I used to lead a women’s singing ensemble. We tried a Bob Marley song once. One of the singers used to say: “If it sounds like the Women’s Institute sing The Rolling Stones, then we shouldn’t perform it!”. We didn’t.
I often get asked by choir members why we don’t do more pop songs. After all, they’re in English, popular and easily recognisable.
Here’s why we don’t do them.
it’s all about the instruments
Most people remember pop songs because of the guitar riff, or the drum break, or the keyboard solo. Personally I’m allergic to voices impersonating instruments. Why not just use a guitar? I get bored with ‘dum dum’ bass riffs. Why not use a double bass?
When you strip away the instrumentation, you’re often left with a very simple, banal melody.
pop melodies are tricksy
Pop songs are usually sung by a single lead voice. That lead voice usually has some pretty special qualities that we remember -- even if they can’t ‘sing’! If one person is singing the lead, then they can play with the timing to their hearts content, or they can sing really difficult rhythmic jazz lines.
Now you try and get 20 altos to sing that melody line precisely in time with each other – and with swing and syncopation.
pop is often sung in ‘American’
Even British pop bands sing like Americans. And if they’re not doing that, they’re singing in strong regional accents.
Most choirs are made up of people from all over who have been trained to blend their vowels. Imagine a big choir with their posh voices trying to articulate, but singing a funky pop song. Doesn’t work, does it?
I’ve tried to ask the choir to sing a bit more ‘American’, but it always ends up sounding Cornish!
only boy/ girl bands harmonise
You’re trying to create a fantastic SATB arrangement of a rock song when you realise that there are no harmonies on the original. Yes, it may be The Supremes, or Girls Aloud, but often the singers take turns at singing the lead, or have separate melody lines that they sing over the top. They don’t tend to harmonise with each other.
After you’ve added all these gorgeous harmonies you realise that you’ve destroyed the delicate melody! In the original, the harmonies live in the instrumental production so don’t interfere with the vocals.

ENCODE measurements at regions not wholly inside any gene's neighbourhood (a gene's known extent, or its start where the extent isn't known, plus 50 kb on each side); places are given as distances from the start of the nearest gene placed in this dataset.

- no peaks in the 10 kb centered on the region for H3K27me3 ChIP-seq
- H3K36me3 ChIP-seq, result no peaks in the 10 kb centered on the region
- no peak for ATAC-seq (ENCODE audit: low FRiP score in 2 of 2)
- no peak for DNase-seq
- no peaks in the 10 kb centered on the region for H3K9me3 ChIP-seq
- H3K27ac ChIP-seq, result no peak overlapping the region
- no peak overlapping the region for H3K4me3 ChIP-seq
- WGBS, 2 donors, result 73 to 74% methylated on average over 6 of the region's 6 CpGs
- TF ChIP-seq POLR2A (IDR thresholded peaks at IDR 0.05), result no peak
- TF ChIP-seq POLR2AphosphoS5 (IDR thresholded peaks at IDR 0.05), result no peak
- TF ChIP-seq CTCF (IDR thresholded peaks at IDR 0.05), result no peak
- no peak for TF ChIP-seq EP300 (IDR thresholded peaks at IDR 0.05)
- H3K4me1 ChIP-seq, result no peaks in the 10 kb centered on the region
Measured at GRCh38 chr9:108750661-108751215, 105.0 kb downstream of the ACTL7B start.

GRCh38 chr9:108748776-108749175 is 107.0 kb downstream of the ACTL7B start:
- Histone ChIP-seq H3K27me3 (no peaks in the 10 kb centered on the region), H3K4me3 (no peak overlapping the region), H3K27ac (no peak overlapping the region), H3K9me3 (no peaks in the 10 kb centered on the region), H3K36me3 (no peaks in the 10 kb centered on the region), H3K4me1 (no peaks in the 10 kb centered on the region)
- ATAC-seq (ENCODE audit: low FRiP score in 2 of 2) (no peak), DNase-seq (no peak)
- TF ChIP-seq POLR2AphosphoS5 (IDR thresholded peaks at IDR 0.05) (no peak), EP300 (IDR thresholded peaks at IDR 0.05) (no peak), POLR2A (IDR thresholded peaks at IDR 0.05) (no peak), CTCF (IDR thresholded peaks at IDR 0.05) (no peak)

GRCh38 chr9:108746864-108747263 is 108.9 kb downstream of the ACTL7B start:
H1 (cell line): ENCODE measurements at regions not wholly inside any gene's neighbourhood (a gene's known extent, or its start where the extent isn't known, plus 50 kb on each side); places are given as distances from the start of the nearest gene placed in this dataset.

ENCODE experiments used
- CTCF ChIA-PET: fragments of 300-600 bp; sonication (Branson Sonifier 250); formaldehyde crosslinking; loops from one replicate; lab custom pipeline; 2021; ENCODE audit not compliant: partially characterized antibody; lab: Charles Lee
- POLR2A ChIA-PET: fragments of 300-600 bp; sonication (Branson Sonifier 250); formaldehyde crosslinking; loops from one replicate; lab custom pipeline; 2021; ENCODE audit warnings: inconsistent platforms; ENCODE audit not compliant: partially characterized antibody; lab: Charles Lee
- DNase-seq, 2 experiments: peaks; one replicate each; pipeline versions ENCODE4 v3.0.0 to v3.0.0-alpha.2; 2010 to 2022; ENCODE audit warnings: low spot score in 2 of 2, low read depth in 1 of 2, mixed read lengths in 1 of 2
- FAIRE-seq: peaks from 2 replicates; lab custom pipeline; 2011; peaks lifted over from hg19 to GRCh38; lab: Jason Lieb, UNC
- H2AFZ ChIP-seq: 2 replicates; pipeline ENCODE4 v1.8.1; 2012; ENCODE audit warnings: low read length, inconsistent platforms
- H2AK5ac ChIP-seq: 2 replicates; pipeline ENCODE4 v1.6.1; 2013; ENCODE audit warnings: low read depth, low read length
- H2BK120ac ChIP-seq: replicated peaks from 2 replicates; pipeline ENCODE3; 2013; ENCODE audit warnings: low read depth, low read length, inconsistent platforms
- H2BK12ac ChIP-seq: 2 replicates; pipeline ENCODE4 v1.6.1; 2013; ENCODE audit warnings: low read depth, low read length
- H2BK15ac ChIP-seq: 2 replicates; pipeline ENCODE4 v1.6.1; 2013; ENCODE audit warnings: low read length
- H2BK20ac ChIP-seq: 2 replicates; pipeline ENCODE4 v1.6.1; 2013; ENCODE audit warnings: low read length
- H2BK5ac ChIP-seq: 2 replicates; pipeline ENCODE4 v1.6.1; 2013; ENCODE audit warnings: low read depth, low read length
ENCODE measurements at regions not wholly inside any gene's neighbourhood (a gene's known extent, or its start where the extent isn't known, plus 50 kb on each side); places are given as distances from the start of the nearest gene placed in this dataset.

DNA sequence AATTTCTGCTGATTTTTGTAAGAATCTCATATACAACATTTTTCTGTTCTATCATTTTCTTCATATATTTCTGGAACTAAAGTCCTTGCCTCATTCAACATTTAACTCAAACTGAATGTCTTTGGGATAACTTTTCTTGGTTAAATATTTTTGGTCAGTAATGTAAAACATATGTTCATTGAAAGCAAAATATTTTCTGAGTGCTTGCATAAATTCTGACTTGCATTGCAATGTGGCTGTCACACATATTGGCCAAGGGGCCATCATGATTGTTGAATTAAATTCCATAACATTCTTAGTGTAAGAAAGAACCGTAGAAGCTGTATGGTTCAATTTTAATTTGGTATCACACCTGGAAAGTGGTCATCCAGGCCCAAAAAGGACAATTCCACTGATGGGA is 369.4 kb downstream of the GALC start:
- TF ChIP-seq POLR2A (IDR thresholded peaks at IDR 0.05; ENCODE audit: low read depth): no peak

Of course, you could make sure you always only do Westlife songs with the choir, but that’s a bit limiting.
lyrics are usually important
Forget the banal “boy meets girl, boy loses girl", girl falls in love with someone else” lyrics. Many pop songs tell stories or create fantastic wordscapes. We need to hear the lyrics clearly.
In the same way that trying to arrange ballads for choirs is a bad idea, lyric-based songs can easily fall flat.
There are too many words, they need to be clear but not over-enunciated, and the choir has to sing them in exact time for them to be heard properly. You can’t put too many harmonies in or the words will get lost. In short: why bother?
the exception that proves the rule
But there are some fantastic arrangements of pop songs out there. Although I must say that the majority stink!
The secret (I believe) is to not try to duplicate the original but to turn it into something different and special. Also, you need to choose your songs carefully. Most don’t work.
If you saw Wes Anderson’s movie The Life Aquatic with Steve Zissou, you will have heard Seu Jorge performing David Bowie songs in Portuguese on the acoustic guitar. It was like he’d written them himself because he made them uniquely his own. That’s the secret but it’s HARD! Make it sound like it was a choir song all along. Make people forget the original version.
show me I’m wrong
OK, OK, I’m wrong and you have countless examples of fantastic pop songs being sung by choirs. So let me know about them. I don’t guarantee to like them because ultimately it’s down to personal taste, but I’d be interested to hear some fine examples.
Chris Rowbury's website: chrisrowbury.com